Proud Pour founder and co-CEO, Berlin Crystal Kelly, who has a background in brewing a variety of beverages as part of the New York City Homebrewers Guild, did not want her product to be just another beverage on the store shelf or in restaurants.
“It’s really hard to care about something if you don’t have a relationship with it,” Kelly told BeverageDaily.
“As our world is starting to become more urban and less rural, people don’t have as much of a relationship with the environment.”
Kelly realized beverages could solve that disconnection between many consumers and the issues affecting the environment.
The idea for wine came second
Proud Pour was founded in 2014. After researching local and environmental causes, Kelly settled on helping restore wild oysters’ endangered habitat having learnt that 95% of oyster reefs have been destroyed.
However, she knew that in order to gain momentum around this cause, her mission had to be tied with something consumers could easily relate to.
“I kind of backed into the idea of wine,” she said. “At the end of the day we want people to be excited about what they’re buying.”
Kelly connected with a vineyard in California to make a Sauvignon Blanc and named it “The Oyster” with a clear and direct label message that reads: “This label rebuilds oyster reefs” so consumers know exactly how their purchase is contributing to improving the environment.
The positive feedback the company received for its first wine launch spurred Kelly and her business partner to move onto its next cause while answering a consumer demand for a red wine.
Working with a vineyard in the Umpqua Valley of Oregon, Proud Pour launched a Pinot Noir with profits going to restoring habitat for the 3,600 species of bees that exist in the US today.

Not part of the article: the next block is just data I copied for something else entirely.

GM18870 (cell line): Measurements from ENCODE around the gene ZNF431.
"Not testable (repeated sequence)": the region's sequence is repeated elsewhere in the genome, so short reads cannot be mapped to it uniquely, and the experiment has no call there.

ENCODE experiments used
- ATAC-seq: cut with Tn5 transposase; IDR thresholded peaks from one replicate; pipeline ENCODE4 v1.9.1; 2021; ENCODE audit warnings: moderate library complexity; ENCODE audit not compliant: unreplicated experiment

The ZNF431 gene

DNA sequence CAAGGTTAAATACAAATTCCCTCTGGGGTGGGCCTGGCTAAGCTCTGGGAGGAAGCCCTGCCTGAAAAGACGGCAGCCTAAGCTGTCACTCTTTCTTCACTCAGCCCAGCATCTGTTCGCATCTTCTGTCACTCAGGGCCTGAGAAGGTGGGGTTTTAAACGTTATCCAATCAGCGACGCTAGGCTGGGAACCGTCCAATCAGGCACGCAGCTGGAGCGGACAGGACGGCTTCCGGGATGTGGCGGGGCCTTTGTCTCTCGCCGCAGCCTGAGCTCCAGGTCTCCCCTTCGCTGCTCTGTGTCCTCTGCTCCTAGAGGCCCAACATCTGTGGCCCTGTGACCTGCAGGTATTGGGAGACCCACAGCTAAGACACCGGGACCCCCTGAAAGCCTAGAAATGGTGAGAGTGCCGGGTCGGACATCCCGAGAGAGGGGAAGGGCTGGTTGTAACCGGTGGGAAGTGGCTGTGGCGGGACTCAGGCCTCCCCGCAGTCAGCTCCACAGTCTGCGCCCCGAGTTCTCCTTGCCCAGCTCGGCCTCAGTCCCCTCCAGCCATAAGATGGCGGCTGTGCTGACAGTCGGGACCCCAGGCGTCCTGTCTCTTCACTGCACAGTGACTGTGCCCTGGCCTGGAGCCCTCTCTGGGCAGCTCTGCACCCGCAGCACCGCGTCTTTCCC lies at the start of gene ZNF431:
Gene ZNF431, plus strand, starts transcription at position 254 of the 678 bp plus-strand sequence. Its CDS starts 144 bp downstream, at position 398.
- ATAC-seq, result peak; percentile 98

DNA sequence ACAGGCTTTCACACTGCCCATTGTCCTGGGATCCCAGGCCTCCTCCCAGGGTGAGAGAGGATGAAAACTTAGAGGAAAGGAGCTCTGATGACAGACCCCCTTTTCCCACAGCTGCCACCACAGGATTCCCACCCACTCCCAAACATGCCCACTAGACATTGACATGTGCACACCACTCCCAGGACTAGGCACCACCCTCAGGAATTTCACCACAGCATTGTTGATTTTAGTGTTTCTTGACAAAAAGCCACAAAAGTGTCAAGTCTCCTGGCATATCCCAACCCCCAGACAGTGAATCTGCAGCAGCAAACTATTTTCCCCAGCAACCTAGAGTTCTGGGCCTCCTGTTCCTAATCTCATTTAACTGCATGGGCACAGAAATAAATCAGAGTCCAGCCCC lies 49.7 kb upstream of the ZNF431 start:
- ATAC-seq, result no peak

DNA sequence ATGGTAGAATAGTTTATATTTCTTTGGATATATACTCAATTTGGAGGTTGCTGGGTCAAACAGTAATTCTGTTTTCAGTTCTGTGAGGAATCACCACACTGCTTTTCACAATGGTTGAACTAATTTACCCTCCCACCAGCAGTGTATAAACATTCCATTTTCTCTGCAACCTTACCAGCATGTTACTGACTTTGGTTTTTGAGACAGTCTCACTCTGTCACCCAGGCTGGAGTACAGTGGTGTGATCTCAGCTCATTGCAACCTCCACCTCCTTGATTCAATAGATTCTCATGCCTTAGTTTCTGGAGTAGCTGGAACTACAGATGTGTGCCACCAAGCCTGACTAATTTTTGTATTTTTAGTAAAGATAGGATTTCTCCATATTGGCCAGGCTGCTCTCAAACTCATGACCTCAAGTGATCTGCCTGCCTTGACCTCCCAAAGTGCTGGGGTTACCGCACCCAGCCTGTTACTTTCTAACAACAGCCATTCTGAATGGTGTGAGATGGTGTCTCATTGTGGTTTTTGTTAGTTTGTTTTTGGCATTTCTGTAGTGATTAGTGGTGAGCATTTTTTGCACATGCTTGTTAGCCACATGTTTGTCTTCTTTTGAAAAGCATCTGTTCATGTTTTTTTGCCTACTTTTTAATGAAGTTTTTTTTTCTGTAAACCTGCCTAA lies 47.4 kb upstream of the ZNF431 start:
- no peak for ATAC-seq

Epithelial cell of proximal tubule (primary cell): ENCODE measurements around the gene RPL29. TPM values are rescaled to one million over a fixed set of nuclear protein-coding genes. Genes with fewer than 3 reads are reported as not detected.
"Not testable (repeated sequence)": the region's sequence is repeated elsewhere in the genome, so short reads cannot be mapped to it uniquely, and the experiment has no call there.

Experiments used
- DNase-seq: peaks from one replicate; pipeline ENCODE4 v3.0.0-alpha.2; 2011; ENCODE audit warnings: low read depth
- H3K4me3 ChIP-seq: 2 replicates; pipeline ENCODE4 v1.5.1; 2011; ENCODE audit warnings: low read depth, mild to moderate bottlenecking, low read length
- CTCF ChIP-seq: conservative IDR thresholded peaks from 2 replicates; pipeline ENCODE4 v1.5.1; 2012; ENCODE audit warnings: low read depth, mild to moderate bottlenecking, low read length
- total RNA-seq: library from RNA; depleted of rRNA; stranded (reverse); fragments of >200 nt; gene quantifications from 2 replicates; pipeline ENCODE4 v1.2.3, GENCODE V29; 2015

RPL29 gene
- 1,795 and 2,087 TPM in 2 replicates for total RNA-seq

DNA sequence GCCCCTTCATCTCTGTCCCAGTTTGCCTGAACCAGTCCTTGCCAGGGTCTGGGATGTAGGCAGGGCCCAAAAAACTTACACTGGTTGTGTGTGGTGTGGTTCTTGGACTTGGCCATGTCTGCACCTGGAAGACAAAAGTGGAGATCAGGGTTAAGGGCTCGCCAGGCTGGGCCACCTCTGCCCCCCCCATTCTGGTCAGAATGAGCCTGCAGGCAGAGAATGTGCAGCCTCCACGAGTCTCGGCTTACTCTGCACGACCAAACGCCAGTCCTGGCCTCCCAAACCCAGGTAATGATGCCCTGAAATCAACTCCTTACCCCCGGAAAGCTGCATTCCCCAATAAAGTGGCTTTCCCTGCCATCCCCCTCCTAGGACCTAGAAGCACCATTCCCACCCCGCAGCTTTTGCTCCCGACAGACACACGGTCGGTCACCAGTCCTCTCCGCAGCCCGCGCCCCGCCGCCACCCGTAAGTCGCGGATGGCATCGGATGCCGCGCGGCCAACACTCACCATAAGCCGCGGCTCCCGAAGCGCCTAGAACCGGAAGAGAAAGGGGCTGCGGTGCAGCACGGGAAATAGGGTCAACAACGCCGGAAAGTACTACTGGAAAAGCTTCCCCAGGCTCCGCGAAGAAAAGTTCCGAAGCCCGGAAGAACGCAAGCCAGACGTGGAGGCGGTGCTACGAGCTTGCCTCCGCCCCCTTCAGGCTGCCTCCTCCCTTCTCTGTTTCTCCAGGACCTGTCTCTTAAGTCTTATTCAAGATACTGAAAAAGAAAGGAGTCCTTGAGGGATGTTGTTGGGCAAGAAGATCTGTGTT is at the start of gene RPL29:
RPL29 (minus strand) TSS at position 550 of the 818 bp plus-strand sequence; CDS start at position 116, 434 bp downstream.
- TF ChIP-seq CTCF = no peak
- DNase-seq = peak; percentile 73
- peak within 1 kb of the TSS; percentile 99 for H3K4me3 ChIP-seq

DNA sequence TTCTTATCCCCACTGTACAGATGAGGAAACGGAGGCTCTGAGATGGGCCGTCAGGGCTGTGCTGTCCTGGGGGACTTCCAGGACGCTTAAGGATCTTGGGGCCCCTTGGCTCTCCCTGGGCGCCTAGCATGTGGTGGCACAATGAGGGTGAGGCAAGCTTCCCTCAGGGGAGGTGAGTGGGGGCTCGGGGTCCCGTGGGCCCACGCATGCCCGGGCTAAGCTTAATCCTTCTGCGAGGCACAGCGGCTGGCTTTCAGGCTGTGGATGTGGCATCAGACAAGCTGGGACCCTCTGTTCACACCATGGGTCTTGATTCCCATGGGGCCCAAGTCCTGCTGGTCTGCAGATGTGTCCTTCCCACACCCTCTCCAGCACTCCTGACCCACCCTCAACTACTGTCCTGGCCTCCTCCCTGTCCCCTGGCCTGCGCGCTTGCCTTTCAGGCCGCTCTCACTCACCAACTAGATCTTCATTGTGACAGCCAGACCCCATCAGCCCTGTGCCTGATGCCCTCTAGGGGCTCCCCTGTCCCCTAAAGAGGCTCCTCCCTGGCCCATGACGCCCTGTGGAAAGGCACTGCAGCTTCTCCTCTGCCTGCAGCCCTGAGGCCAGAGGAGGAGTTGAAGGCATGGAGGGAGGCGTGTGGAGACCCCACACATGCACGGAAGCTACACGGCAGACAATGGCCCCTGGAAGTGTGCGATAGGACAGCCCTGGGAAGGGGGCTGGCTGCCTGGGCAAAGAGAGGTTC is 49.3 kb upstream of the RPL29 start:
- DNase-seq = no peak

A bottle of Sauvignon Blanc and Pinot Noir retails for around $19.99 and $23 to 24, respectively.
The next plan for Proud Pour is to make a beer benefitting an endangered species of turtles in North America.
Restaurants prove less of a challenge than retailers
Proud Pour wine is available in restaurants and retail stores along the East Coast in between North Carolina and Maine including major cities such as Boston, New York City, and Washington D.C.
Breaking into the wine industry has not been easy, according to Kelly, who has had a hard time getting onto store shelves.
The number of restaurants where Proud Pour wine is sold far outnumbers its retail locations, something Kelly noticed when the company first launched in New York City.
“Restaurants in New York have been really on board, where retail shops in New York have been really difficult,” she said.
“You would think that a place with more money would be more prone to a higher-priced social mission product, but they aren’t."
However, the audience the brand has attracted has been mainly socially-conscious millennials who are willing to spend more on a product that's tied to a specific cause like improving the environment.
Fostering a conversation about the environment
The company’s vision is to continue to expand its mission-based beverages to include non-alcoholic drinks as well.
“Our whole goal for this is we need everyone on board for fixing the environment,” Kelly said. “When people engage, they’re not only buying this wine but volunteering.”